At the beginning of the game players will be able to create a unique driving profile. Once you've adjusted the settings to your preference, you can select one of the following racing modes: underground, quick race, and split-screen. As you'd expect it, the crux of the game is the underground mode, which is basically the main single-player career mode. Immerging as a rookie driver on the underground racing scene, your task will be to prove your driving skills throughout various competitions, such as circuit, lap knockout, sprint, drag, drift, and other various tournament races. All of these competitions set diverse challenges before the player. In almost any type of competition players must rely on speed and, of course, finding the quickest shortcut to the finish line (or checkpoint). Players who wish to get started as soon as possible can always use the quick race option. This particular mode also allows you to participate in circuit, sprint, drag, drift, and lap knockout racing modes. Next to these, you may also choose a free run mode. In free run you take an enjoyable spin through some of the beautifully designed city districts. Before you begin any of these competitions in the quick race mode, you'll have the opportunity to configure several parameters: traffic density, number of laps, AI level, etc.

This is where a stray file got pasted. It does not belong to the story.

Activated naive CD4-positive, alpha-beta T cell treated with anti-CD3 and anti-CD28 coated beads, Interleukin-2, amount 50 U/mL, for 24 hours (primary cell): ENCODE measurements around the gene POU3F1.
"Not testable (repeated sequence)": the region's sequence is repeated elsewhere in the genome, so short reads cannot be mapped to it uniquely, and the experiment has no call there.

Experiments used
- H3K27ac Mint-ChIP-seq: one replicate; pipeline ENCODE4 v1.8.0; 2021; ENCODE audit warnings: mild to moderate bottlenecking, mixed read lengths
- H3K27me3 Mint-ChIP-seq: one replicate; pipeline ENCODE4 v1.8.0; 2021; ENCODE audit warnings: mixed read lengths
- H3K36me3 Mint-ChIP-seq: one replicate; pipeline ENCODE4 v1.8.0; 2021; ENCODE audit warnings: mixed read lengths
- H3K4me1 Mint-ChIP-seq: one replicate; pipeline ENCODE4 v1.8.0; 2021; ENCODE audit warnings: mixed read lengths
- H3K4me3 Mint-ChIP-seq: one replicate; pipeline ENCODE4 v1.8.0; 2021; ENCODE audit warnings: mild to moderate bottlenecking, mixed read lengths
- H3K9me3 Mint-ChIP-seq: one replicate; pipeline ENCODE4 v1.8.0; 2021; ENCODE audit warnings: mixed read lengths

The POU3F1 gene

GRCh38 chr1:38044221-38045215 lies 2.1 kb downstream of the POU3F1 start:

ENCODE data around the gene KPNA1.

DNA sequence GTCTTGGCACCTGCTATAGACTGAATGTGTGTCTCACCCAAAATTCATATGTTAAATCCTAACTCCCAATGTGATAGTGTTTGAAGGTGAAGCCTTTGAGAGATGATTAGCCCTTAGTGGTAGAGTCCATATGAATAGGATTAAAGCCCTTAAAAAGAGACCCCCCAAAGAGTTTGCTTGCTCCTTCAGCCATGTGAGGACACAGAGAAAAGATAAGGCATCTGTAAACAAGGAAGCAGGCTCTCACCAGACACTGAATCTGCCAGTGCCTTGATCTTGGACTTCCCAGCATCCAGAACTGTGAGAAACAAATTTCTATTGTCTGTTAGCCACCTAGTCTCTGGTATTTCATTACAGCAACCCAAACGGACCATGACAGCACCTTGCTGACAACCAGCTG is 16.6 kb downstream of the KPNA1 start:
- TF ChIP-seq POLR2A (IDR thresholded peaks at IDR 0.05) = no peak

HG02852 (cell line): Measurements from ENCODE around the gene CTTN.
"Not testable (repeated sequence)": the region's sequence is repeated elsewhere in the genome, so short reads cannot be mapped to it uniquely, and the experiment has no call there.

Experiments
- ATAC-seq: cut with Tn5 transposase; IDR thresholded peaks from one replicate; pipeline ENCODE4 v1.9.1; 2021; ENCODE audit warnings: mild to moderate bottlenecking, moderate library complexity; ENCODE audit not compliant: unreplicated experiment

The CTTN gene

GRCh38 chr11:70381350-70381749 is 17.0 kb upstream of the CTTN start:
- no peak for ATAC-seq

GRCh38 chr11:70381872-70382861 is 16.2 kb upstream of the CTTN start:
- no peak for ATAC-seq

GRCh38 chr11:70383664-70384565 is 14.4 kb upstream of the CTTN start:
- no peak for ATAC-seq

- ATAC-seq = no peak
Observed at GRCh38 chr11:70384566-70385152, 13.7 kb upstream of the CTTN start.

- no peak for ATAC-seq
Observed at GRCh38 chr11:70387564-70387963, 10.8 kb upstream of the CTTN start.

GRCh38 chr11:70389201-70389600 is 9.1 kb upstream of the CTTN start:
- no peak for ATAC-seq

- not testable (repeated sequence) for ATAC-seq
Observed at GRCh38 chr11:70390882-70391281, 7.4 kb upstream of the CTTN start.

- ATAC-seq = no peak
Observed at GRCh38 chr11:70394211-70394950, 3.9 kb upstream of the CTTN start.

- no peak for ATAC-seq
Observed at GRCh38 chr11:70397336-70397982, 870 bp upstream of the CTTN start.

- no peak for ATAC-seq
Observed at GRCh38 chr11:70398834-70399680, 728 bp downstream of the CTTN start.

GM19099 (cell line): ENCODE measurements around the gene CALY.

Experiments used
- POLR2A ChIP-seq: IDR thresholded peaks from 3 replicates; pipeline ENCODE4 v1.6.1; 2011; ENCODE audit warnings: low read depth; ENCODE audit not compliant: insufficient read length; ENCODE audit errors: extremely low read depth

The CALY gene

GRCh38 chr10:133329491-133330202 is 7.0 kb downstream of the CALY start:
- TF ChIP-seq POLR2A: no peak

The Need for Speed: Underground features a slightly different control system than the conventional one normally seen. However, the development team fitted in a nice and straightforward tutorial, in order to loosen things up for both newcomers and experienced racers. Everything was devised so that players can use all the controls without any problems. In Underground, you get the full works in controlling your ride. Just like in a normal car, you get the gas and the brakes, but also the shifter, the emergency brake and the obligatory nox (nitro) booster. Additional features were added to assist rookie drivers when they handle tight corners at high speeds.